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How to Safely Detox From Tapentadol: Avoid Dangerous Methods

Peter Manza, PhD profile image
Reviewed By Peter Manza, PhD • Updated Nov 17, 2023 • 15 cited sources

If you’ve been misusing tapentadol, Medication for Addiction Treatment (MAT) is recommended to safely detox from the opioid, manage tapentadol withdrawal symptoms, and effectively enter recovery.[1] 

If you’ve been taking tapentadol as prescribed for a while but want to stop using it, a tapered approach to detox, under medical supervision, works best.[2]

How Long Does It Take to Detox From Tapentadol?

With MAT, you’ll bypass the majority of the withdrawal process. Once you begin experiencing withdrawal symptoms from tapentadol, you’ll initiate Suboxone use. This will greatly reduce the intensity of withdrawal, often eliminating symptoms altogether.[3]

If you go through a traditional detox process, you can expect a longer withdrawal timeline. There will be individual differences based on average dose taken, personal metabolism and other factors, but this is a rough timeline you can expect:[4-6]

Days 1–3

Withdrawal symptoms begin and build. This is often one of the most challenging aspects of the tapentadol detox process. Symptoms include anxiety, nausea, muscle cramps, insomnia and diarrhea.

Days 4–7

Withdrawal symptoms remain intense for a few days, but by the end of the first week, acute withdrawal symptoms usually begin to subside. However, some people may still experience lingering symptoms, such as fatigue, mood swings and difficulty concentrating.

Weeks 2–4

During this period, the body continues to adjust to the absence of tapentadol. While physical symptoms have largely dissipated, psychological symptoms may be intense, such as anxiety, depression and mood swings. The risk of relapse during this period remains high.

Beyond Month 1

Most acute withdrawal symptoms should have resolved by this stage, but some people may experience protracted withdrawal symptoms, commonly referred to as post-acute withdrawal syndrome (PAWS). These symptoms can include mood disturbances, sleep issues and intermittent cravings for tapentadol. The duration of PAWS can vary significantly, lasting anywhere from several weeks to months.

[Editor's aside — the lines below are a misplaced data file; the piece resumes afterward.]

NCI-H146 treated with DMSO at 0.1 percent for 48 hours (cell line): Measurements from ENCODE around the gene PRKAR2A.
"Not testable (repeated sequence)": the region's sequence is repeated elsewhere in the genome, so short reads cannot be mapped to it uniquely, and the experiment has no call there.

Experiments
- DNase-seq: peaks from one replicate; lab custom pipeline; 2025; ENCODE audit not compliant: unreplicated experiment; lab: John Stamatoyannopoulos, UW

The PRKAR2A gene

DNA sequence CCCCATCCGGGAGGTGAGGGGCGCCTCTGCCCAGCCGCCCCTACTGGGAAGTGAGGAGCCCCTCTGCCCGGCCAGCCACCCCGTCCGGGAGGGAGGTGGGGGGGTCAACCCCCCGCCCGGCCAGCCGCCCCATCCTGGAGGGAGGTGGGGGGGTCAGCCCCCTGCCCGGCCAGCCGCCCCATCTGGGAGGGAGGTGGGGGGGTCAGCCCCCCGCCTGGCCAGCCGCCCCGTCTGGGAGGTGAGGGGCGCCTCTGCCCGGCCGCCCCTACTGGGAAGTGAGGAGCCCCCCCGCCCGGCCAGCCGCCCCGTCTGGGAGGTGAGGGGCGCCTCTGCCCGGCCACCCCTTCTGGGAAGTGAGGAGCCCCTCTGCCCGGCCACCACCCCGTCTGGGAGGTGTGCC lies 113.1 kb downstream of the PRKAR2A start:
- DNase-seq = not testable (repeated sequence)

Is Detox From Tapentadol Dangerous?

Tapentadol is an opioid analgesic that is often prescribed to manage moderate to severe pain, both chronic and acute.[7] Since it is an opioid, it can lead to physical dependence. 

While tapentadol isn’t associated with intense withdrawal symptoms when use abruptly stops, detox can still be dangerous without medical supervision.[8] A tapered approach to withdrawal is recommended for prescribed use. 

If opioid use disorder (OUD) is present, the best way to stop using tapentadol is with MAT.

How to Detox From Tapentadol

If you’ve been using tapentadol to manage pain, your doctor will prescribe a tapering schedule for you to stop use. You’ll take a reduced dosage of the drug each week or on another schedule. A reduced dose of 10% less per week (or per month, for more severe dependence) is usually recommended for tapentadol tapering.[8]

A tapered approach to detox will allow your body and brain to gradually get used to lower doses, easing you off the medication. This should be designed and managed by a doctor.

If you’ve been misusing tapentadol, a tapered approach to withdrawal will not likely be successful unless you are in an inpatient treatment facility where your medications are managed and distributed by medical professionals. If you attempt a taper at home on your own, it’s likely that you will simply relapse back to misuse, taking higher doses.

For tapentadol misuse and OUD, MAT is recommended. You won’t experience strong withdrawal symptoms or cravings, and you’ll stop misusing tapentadol safely. 

Tips to Help With Detox From Tapentadol

Follow these tips to optimize your chances of success in tapentadol detox:[9-11]

Don’t Go It Alone

It can be tempting to think that you can simply stop taking the drug and battle through the detox process alone, but the truth is that this can be dangerous and you’re unlikely to succeed. Instead, reach out to an addiction treatment specialist who can provide personalized advice and oversee your detox process. You’ll greatly benefit from MAT for OUD.

Stick to Medical Recommendations

If you are prescribed Suboxone or any other medication as part of MAT, stick to the prescribed instructions. Don’t vary your dose or when you take the medication.

Care for Your Body

If you are dehydrated or eating poorly, you’re likely to have a harder time during detox and the early days of recovery. Focus on proper hydration, maintain a healthy, balanced diet, and get good rest. This can support your body’s healing process as you repair the damage done by long-term drug use.

Try Gentle Exercise